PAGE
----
Does not LA actually design, manufacture, and sell electronic modules and devices that could utilize sample chips? Sounds like just what the program is aimed at. I'm not down on hobbyist that apply for such samples, I just buy what I want to play with. I can afford it and it keeps me a little more disciplined as I have too much stuff and too many uncompleted projects as it is.

Lefty

I have to admit that the excuses for freebie samples have gotten slimmer now that there are many distributors that sell in small quantities, and manufacturer web-stores that will do the same. A big reason for samples used to be that there was no other way to "try out" one of a product.

Don't max out the vendor-imposed sample limits and sell the extras on eBay, though. That's just wrong. (Although, it has occurred to be that an interesting strategy would be for a manufacturer to hire someone to sell "sample quantities" at near-zero prices on eBay for them. It'd a bit prone to abuse from too many directions, though. Still ... outsourcing to cottage industry...)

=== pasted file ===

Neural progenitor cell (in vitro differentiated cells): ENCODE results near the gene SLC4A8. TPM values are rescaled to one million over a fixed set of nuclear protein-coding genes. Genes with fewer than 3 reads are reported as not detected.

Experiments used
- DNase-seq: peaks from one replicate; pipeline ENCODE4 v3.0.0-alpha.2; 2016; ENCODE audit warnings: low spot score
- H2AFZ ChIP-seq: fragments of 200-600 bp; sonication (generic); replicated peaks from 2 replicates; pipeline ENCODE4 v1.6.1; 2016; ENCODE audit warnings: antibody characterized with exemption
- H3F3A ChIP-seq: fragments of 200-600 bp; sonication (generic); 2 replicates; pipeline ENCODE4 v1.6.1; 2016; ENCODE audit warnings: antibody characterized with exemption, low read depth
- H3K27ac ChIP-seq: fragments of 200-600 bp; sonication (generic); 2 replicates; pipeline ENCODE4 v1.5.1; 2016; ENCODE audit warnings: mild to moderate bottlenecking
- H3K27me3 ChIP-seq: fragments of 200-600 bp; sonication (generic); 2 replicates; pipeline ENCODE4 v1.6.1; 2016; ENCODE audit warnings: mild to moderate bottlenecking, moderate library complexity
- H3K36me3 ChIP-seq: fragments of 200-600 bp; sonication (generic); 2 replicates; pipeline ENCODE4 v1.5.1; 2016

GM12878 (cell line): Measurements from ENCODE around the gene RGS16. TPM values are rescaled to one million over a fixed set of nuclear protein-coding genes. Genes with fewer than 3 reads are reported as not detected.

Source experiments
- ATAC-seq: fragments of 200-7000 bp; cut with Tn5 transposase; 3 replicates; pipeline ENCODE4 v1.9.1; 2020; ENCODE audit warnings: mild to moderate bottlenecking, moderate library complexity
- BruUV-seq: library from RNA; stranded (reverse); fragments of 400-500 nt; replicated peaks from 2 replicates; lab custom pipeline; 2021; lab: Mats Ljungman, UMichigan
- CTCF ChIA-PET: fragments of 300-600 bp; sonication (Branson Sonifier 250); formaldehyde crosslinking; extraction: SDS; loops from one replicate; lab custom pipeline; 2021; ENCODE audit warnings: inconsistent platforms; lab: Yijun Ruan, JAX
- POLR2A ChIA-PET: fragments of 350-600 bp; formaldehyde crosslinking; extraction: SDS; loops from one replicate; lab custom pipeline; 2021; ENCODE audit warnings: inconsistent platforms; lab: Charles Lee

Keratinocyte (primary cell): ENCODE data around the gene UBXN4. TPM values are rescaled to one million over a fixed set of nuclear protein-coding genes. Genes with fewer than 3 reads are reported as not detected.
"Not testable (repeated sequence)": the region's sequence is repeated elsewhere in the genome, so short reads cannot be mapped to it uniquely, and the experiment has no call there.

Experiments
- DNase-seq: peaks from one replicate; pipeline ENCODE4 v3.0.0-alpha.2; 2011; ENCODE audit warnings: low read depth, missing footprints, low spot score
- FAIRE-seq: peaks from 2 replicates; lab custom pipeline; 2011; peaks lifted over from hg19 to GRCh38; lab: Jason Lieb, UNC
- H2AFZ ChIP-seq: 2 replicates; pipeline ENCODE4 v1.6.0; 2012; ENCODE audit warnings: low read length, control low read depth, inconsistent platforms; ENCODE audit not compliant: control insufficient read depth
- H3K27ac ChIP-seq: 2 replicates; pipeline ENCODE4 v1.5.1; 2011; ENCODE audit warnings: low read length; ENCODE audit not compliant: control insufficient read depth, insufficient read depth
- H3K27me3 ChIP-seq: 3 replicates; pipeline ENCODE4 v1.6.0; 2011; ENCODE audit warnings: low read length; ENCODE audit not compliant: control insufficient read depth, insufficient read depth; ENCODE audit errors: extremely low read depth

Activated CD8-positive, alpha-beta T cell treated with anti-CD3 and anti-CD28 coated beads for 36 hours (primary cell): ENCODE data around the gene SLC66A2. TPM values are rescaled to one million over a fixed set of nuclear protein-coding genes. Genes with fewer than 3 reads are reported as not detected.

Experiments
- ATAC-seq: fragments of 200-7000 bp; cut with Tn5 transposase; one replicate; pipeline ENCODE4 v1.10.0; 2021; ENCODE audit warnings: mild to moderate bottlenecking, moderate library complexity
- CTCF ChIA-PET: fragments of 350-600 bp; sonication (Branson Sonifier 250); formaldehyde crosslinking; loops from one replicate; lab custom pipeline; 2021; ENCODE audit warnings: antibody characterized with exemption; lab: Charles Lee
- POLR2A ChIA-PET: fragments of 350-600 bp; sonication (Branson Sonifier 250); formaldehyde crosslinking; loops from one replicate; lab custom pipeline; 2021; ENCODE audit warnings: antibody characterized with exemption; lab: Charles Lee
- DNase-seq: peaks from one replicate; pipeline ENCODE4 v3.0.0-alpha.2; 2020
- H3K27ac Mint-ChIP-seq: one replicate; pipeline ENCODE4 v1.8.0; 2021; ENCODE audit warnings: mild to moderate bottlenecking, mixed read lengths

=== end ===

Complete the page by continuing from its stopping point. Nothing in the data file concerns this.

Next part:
retrolefty:

Lady Ada does it. What more do I need to say?

Does not LA actually design, manufacture, and sell electronic modules and devices that could utilize sample chips? Sounds like just what the program is aimed at. I'm not down on hobbyist that apply for such samples, I just buy what I want to play with. I can afford it and it keeps me a little more disciplined as I have too much stuff and too many uncompleted projects as it is.

Lefty

She maintains this page, take from it what you can:

http://www.ladyada.net/library/procure/samples.html

[quote author=Ada, Lady link=topic=119701.msg901130#msg901130 date=1345684643] It's hard to go wrong with free. Parts manufacturers are often more than happy to ship you, for no cost, a few samples of their merchandise. They often ship within the week, sometimes the next day, and with free 2-3day FedEx/UPS [/quote]

I only find fault with one thing, several have shipped to me within 90 minutes.

westfw: Don't max out the vendor-imposed sample limits and sell the extras on eBay, though. That's just wrong. (Although, it has occurred to be that an interesting strategy would be for a manufacturer to hire someone to sell "sample quantities" at near-zero prices on eBay for them. It'd a bit prone to abuse from too many directions, though. Still ... outsourcing to cottage industry...)